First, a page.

Thursday, June 26, 2014

"Sha-kó-ka, Mint, a Pretty Girl" wears a brain tanned dress

Sha-kó-ka as painted by George Catlin 1832

Smithsonian American Art Museum

“A very pretty and modest girl,” George Catlin wrote, “twelve years of age, with grey hair! peculiar to the Mandans . . . There are very many, of both sexes, and of every age, from infancy to manhood and old age, with hair of a bright silvery grey; and in some instances almost perfectly white. This singular and eccentric appearance is much oftener seen among the women than it is with the men; for many of the latter who have it, seem ashamed of it, and artfully conceal it, by filling their hair with glue and black and red earth. The women, on the other hand, seem proud of it, and display it often in an almost incredible profusion, which spreads over their shoulders and falls as low as the knee. I have ascertained, on a careful enquiry, that about one in ten or twelve of the whole tribe are what the French call ‘cheveux gris,’ or greyhairs; and that this strange and unaccountable phenomenon is not the result of disease or habit; but that it is unquestionably a hereditary character which runs in families, and indicates no inequality in disposition or intellect. And by passing this hair through my hands, as I often have, I have found it uniformly to be as coarse and harsh as a horse’s mane; differing materially from the hair of other colours, which amongst the Mandans, is generally as fine and as soft as silk.” Catlin painted Sha-kó-ka at a Mandan village in 1832. (Catlin, Letters and Notes, vol. 1, no. 13, 1841, reprint 1973, and 1848 Catalogue, Catlin’s Indian Gallery, SAAM online exhibition)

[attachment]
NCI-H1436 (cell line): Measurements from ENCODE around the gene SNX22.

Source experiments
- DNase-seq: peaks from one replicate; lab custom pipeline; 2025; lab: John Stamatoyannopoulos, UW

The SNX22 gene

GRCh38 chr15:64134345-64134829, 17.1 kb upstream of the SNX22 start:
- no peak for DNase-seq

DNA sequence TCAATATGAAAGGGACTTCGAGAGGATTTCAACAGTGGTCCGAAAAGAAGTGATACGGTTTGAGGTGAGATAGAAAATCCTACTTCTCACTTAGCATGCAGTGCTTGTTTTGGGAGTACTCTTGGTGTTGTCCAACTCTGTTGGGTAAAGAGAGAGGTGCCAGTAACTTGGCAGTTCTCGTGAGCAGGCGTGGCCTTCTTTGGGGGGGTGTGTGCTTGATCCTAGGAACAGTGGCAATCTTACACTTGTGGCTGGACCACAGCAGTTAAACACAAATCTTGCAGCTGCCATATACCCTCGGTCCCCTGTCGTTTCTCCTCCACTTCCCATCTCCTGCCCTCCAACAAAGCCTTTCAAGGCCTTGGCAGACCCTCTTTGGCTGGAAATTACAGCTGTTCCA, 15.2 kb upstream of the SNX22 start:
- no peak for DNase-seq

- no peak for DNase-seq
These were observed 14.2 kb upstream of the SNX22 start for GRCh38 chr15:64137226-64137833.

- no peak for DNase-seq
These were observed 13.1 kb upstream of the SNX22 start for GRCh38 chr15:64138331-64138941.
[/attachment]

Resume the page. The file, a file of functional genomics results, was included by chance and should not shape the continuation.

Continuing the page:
The Two Hide Dress of the Upper Missouri

The Ancient Process of Brain Tanning Hides
from An Ojibwe Elder's Art and Stories

Imagining Head-Smashed-In:  Aboriginal Buffalo Hunting on the Northern Plains
Jack W. Brink
Athabasca University Press

"Animals too wounded to stand posed little danger and were likely dispatched with heavy stone clubs, made with grooved mauls tied on to long wooden handles.  These were swung hard against the front of the skull, smashing in the bones and exposing the brain cavity - not only to kill the wounded beasts, but also to allow access to the brain, an organ much desired for the subsequent chore of tanning the hides.  Skulls are poorly preserved at Head-Smashed-In and are also conspicuously rare, but other buffalo jumps on the northern Plains clearly show this pattern of smashing the skulls." (page 163)

"Exploring the central Plains in the early eighteen hundreds, Edwin James recorded the general method of tanning bison hide: